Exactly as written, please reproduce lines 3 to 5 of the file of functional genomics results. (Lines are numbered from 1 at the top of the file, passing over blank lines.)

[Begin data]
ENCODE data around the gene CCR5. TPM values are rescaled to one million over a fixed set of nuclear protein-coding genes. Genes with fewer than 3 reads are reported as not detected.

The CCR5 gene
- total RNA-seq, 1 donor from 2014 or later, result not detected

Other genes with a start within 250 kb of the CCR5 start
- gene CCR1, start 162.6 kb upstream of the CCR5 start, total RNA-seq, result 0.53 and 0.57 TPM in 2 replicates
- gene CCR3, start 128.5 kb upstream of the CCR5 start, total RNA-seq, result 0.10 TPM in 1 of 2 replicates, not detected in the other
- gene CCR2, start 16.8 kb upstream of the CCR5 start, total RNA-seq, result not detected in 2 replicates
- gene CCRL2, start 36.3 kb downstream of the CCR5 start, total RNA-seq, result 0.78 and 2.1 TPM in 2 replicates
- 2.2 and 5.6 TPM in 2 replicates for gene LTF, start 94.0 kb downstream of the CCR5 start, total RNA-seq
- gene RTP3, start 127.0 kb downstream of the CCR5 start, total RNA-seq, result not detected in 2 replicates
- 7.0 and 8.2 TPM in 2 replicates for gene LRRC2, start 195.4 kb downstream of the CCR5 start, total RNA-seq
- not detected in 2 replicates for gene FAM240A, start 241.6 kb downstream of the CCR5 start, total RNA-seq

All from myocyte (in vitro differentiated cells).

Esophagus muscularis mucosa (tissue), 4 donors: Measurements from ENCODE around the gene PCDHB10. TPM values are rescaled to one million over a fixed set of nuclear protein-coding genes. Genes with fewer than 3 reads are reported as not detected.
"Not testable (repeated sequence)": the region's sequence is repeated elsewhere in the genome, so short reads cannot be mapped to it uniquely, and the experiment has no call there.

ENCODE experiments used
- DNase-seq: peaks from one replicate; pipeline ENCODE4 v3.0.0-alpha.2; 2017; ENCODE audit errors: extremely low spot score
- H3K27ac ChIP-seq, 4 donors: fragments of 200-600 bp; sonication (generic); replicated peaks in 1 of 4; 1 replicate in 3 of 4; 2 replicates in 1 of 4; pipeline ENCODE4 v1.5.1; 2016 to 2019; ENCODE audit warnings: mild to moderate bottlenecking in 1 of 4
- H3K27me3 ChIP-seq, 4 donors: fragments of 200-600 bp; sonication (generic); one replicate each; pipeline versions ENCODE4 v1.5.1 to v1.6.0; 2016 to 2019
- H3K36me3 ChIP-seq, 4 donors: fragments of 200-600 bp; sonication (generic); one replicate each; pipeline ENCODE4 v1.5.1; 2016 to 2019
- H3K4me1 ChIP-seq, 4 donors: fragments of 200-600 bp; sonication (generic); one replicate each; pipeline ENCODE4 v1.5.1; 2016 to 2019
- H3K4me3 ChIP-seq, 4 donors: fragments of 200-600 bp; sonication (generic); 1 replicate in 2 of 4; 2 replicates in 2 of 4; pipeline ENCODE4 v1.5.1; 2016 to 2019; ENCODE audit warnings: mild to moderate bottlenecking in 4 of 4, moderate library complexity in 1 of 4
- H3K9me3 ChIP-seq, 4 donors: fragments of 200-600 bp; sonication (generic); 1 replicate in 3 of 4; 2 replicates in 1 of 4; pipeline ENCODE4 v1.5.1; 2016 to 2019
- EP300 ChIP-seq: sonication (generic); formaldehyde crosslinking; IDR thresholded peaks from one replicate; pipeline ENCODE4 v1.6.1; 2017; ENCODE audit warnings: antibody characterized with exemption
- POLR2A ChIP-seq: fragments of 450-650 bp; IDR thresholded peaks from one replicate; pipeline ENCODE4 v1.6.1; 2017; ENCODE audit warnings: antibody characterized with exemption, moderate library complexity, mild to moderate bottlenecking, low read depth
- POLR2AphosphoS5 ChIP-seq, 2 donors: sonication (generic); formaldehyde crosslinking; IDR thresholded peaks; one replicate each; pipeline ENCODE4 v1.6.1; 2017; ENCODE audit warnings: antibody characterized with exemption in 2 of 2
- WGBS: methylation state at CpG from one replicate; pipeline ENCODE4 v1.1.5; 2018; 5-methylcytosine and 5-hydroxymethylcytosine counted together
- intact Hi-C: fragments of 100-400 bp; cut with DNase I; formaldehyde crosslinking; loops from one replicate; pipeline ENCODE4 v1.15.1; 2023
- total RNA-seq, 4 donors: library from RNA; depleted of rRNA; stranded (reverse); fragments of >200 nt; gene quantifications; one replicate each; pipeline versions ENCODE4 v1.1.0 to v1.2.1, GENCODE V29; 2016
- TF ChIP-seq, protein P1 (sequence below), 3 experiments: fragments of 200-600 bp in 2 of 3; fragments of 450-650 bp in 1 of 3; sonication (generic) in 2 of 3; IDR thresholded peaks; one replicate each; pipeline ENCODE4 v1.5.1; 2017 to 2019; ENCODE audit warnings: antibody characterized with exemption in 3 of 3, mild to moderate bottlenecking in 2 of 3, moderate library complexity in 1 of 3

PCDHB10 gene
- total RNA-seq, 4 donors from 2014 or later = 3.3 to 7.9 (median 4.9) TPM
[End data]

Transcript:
- total RNA-seq, 1 donor from 2014 or later, result not detected

Other genes with a start within 250 kb of the CCR5 start
- gene CCR1, start 162.6 kb upstream of the CCR5 start, total RNA-seq, result 0.53 and 0.57 TPM in 2 replicates